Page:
U.S. stocks rose with European equities on an increase in takeover activity and Citigroup Inc. earnings. Treasuries and gold retreated, while Portuguese bonds advanced.
The Standard & Poor’s 500 Index added 0.5 percent to 1,977.11 at 4 p.m. in New York, rebounding for the biggest weekly drop since April. Citigroup jumped 3 percent after reporting adjusted profit that topped estimates. Goldman Sachs Group Inc. boosted its year-end target for the U.S. equities benchmark to 2,050. The yield on 10-year Treasuries rose three basis points to 2.54 percent. Portugal’s 10-year securities had the steepest two-day gain in a month. Gold was poised for the biggest drop in almost seven months.
Citigroup rose after better-than-expected trading revenue and lower credit costs helped second-quarter profit beat analysts’ estimates and the company resolved a mortgage-related probe. Companies from Goldman Sachs Group Inc. to Intel Corp. and Johnson & Johnson report earnings this week. Shire agreed to recommend the latest bid from AbbVie Inc. to its shareholders, while Abbot Laboratories said it will sell its generic-drug business. European Central Bank President Mario Draghi testified to lawmakers in Strasbourg after announcing a package of measures last month to shore up the economy. Federal Reserve Chair Janet Yellen testifies before Congress tomorrow.
“The second-quarter earnings season in the U.S. is likely to be the next major driver of global markets,” Evan Lucas, a markets strategist in Melbourne at IG Ltd., wrote in an e-mail to clients today. “With all the major U.S. banks reporting this week, the market will get the best view of the ‘self-sustaining’ U.S. economy that the Fed now sees.”
The S&P 500 (SPX) slid 0.9 percent last week amid signs of financial stress at a Portuguese bank and speculation that the recent rally is overdone. Profit at S&P 500 companies probably rose 4.5 percent in the three months through June, while sales gained 3.1 percent, analyst estimates compiled by Bloomberg show.
Citigroup led financial shares higher. Revenue from equity and fixed-income trading, while down 15 percent from a year earlier, fell less than the third-largest U.S. bank by assets predicted two months ago. Earlier today, Citigroup and the U.S. Justice Department announced a $7 billion agreement that resolves a probe into sales of mortgage securities leading up to the financial crisis.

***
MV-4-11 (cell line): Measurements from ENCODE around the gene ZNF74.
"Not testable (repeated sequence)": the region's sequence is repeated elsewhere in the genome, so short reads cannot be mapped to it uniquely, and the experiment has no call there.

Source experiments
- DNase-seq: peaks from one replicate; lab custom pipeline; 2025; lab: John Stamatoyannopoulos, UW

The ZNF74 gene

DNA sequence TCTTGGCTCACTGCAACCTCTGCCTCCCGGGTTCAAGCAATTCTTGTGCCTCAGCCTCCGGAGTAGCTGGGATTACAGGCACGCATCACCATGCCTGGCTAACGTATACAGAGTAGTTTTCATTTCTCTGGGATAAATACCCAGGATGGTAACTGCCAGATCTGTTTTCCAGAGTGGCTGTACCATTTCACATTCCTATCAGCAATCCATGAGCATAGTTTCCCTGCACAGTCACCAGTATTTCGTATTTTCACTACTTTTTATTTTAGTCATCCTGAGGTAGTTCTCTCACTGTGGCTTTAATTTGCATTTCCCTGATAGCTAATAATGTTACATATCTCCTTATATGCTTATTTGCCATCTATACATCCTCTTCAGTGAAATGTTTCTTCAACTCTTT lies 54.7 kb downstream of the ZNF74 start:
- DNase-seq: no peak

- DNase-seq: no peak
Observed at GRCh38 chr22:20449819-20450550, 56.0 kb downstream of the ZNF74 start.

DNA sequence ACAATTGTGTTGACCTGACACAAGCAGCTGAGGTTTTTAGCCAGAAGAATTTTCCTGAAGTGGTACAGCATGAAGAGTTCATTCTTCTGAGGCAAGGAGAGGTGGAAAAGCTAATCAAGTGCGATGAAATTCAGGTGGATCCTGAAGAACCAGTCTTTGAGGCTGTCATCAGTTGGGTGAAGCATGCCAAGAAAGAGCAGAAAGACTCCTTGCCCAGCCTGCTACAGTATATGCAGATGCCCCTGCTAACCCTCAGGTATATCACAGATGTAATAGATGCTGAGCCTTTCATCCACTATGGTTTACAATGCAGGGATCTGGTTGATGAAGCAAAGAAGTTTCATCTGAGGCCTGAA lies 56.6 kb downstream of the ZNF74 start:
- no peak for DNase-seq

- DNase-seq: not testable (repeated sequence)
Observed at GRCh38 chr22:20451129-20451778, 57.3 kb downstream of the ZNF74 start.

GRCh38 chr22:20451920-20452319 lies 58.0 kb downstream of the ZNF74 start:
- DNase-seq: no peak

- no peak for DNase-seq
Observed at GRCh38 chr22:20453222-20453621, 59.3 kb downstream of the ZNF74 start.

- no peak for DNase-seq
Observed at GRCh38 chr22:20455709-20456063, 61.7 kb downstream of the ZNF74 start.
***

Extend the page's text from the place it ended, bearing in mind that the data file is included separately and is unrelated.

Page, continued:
Goldman Sachs raised its S&P 500 forecast for 2014 today to 2,050 from 1,900. Rising earnings and faster economic growth will push equities higher and stocks are still attractive relative to bonds, according to a research report from David Kostin, chief equity U.S. strategist at the bank.
“Earnings generally are coming in pretty positively here and revenues are as well,” said Timothy Ghriskey, chief investment officer at New York-based Solaris Asset Management LLC, in a phone interview. “It’s a very early stage in this earning’s season to declare victory, but the indications look good here. Citi’s numbers are very strong.”
Investors will also be watching statements from central banks and economic reports this week for clues to the strength of the global economy.
Yellen will deliver her semi-annual monetary policy testimony to the Senate Banking Committee tomorrow and to the House Committee on Financial Services the following day.
Minutes of the Fed’s June meeting released last week showed officials have agreed they’ll end their asset-purchase program in October if the economy holds up. At the same time, the policy makers said the central bank should continue to support favorable financial conditions needed to sustain growth, according to the minutes.
Draghi said today the ECB stands ready to take further action if needed after the central bank recently announced a targeted lending program for banks that aims to boost credit for the real economy. The so-called TLTRO program, part of a wider package of measures announced in June, offers as much as four years of low-cost funding tied to bank lending.